BY CARLOS CARDENAS
Cabernet has long been king in the wine community. One grape to rule them all, Cabernet Sauvignon holds its dominion over wine regions and wine drinkers from all over the world. But what makes cab so great? What are the nuances and defining characteristics of the grape that put Robert Mondavi and the United States on the map for wine connoisseurs in 1976? What region makes the best Cabernet Sauvignon?
Firstly, it’s important to remember that more Cabernet Sauvignon is produced in the world than any other grape, and because of this, the range of its flavor profile is deep and diverse. Cabernet Sauvignon is a natural cross between Cabernet Franc and Sauvignon Blanc.
Personally, I find cabernet to be impressive because of its ability to produce both complex and structured wine that can be aged for decades if properly stored, and at the same time an easy to drink, approachable, affordable red table wine.
One of my favorite quotes about Cabernet Sauvignon comes from Karen MacNeil in her widely successful book, “The Wine Bible.” She writes, “It’s astounding that a wine so often angular and powerful when young can metamorphose into a velvety, rich, elegant, and complex wine with several years’ aging. Cabernet can be like the awkward kid who grows up to be a Nobel laureate, and sexy to boot.”
Cab will almost always have distinct notes of dark fruit on the palate. Most notably, you’ll find hints of blackberry, black plum, black currant and fig. Depending on where the wine comes from, you’ll be able to notice more vegetal notes like bell pepper, eucalyptus, black pepper and dried herbs. If the wine was made in a warmer climate, such as California, the dark fruit notes will shine, but if the wine came from a region that sees cooler temperatures, such as France, more cherry and red currant flavors will surface.
Cabs are also full in their weight and viscosity. If we are talking about body, cabernet is a 7-foot basketball player. These wines are also high in both acid and tannin, which is incredibly important for long-term aging, but given the acid and tannin quality, you’ll know you’re drinking a cabernet because you’ll be able to feel it in your molars. The dryness and mouth-watering effect you feel, that’s acid working its delicious magic.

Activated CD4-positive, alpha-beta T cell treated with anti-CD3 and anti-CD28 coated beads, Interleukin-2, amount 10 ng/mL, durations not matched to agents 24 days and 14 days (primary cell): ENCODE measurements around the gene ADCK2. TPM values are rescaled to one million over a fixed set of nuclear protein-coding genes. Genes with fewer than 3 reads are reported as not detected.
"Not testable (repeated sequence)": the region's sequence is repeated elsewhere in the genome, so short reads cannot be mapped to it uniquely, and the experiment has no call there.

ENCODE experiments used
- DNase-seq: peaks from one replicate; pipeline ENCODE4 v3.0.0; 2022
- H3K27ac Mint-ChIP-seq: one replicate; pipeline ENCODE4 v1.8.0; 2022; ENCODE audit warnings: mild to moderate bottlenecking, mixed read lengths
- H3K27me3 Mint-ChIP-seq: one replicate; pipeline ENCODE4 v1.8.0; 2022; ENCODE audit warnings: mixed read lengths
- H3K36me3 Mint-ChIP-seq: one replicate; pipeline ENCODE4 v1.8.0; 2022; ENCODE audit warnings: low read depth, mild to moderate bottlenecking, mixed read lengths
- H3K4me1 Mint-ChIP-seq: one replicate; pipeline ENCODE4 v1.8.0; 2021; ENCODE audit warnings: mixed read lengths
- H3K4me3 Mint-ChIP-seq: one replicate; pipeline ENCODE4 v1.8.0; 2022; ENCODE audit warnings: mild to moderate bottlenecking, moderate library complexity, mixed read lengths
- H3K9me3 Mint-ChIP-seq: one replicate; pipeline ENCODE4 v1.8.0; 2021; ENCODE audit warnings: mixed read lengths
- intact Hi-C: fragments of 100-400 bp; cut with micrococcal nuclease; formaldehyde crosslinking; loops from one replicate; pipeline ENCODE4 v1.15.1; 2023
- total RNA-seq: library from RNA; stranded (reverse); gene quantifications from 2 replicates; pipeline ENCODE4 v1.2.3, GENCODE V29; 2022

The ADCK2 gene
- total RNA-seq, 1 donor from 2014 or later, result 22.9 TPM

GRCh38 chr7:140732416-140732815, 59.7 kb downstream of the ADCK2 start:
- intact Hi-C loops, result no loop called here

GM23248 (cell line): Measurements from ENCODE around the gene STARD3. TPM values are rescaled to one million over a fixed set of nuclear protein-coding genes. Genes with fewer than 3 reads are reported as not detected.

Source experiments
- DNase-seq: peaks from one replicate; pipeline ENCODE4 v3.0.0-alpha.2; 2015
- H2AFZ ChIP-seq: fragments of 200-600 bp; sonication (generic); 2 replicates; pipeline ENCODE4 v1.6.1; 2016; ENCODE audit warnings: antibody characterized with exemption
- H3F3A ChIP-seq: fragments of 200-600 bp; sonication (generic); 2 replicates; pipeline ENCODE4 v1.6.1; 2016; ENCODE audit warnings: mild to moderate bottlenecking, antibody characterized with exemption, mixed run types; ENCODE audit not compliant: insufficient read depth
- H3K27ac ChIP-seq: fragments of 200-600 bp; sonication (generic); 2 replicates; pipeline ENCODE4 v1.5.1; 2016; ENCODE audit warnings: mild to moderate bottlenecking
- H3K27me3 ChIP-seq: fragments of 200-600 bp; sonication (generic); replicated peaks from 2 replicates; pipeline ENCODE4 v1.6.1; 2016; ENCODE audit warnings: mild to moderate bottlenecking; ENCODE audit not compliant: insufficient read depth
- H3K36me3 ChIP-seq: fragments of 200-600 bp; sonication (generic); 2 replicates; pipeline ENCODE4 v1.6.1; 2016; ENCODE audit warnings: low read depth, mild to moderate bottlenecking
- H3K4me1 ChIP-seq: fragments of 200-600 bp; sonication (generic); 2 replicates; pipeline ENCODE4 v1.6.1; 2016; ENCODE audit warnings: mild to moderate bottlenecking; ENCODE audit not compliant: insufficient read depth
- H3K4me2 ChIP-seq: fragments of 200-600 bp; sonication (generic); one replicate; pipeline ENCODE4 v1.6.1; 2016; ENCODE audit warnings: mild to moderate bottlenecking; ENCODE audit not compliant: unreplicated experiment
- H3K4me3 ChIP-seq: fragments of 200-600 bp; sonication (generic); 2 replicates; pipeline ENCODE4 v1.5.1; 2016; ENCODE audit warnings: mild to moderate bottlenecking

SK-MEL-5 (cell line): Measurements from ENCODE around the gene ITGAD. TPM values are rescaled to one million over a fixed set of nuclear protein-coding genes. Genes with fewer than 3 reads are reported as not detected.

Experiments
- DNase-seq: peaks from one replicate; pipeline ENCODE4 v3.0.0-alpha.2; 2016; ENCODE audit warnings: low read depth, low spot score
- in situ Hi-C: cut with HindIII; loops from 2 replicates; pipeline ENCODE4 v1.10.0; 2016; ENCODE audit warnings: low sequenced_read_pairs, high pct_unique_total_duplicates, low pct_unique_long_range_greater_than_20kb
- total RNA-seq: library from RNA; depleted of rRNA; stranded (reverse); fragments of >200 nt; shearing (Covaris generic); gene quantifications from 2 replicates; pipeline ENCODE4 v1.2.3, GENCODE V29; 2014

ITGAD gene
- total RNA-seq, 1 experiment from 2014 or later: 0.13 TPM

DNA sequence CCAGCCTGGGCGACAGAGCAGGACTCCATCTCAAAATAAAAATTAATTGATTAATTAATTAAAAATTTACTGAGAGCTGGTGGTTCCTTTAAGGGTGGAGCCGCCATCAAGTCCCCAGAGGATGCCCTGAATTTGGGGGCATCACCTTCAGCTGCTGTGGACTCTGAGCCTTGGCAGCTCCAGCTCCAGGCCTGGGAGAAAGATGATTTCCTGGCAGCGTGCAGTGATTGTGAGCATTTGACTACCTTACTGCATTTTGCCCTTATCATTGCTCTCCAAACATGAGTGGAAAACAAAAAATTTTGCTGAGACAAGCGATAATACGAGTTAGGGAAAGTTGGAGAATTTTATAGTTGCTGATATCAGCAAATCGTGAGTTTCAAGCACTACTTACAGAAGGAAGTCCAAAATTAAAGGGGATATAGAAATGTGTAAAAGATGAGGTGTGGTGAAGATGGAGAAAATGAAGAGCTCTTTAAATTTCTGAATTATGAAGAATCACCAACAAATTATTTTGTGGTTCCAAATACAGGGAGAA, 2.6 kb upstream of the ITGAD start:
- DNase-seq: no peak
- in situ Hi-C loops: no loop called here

Who makes great cabernet?
Australia is doing some amazing things with this grape, and this isn’t new to the country either. Australia has been producing rich and complex cabernet since the 19th century, and if you’re a fan of Shiraz (Australian Syrah) you’re already in heaven, for it’s quite easy to find a beautiful Australian cabernet that has been blended with some shiraz.
Chile, sometimes referred to as the Bordeaux of South America after some leading European wine families began investing in the region in the late 1980s, makes fantastic and affordable cabernet. Look for wines from the Aconcagua or the Valle Central. Within the Valle Central, the Maipo region specifically is one of excellent merit. The complex soil structure and vast coastline of the country offers a unique location for cab to grow, coupled with the constant cool breeze from the ocean. Chilean cabs can be soft and easy drinking, and as they go up in price, they will become more polished with firmer structure.
We can’t leave out California. It’s impossible to name the wineries in Napa that produce the best cabernet; there are so many that do it well. What you should know about California cabernet producers, is that they are known for intelligently aging their wine in oak which often times contrive notes of vanilla, mocha, cedar and spice.
Also, because California is considered the Wild West of the wine world, given that there are not nearly as many laws and regulations that dictate what can be labeled as a cabernet as there are in other parts of the world, the wines can be blended with a myriad of choices. Some of the most exciting cabs are blended with merlot, cab franc, petit Verdot and so on.
There will always be a higher percentage of Cabernet Sauvignon than anything else if the wine is labeled as a straight cab, but those blended flavors will elongate the experience on the palate and provide wonderful surprises in terms of complexity and finish. Don’t think that you need to spend $100 or more on a good bottle of California cab. In fact, I hoard $20-$35 Cali cabs for my personal collection to use as everyday drinking bottles or bottles to give away to friends and family. If it’s California and it’s cabernet, it’s already great juice.
Drink it, enjoy it, it’s the king for a reason.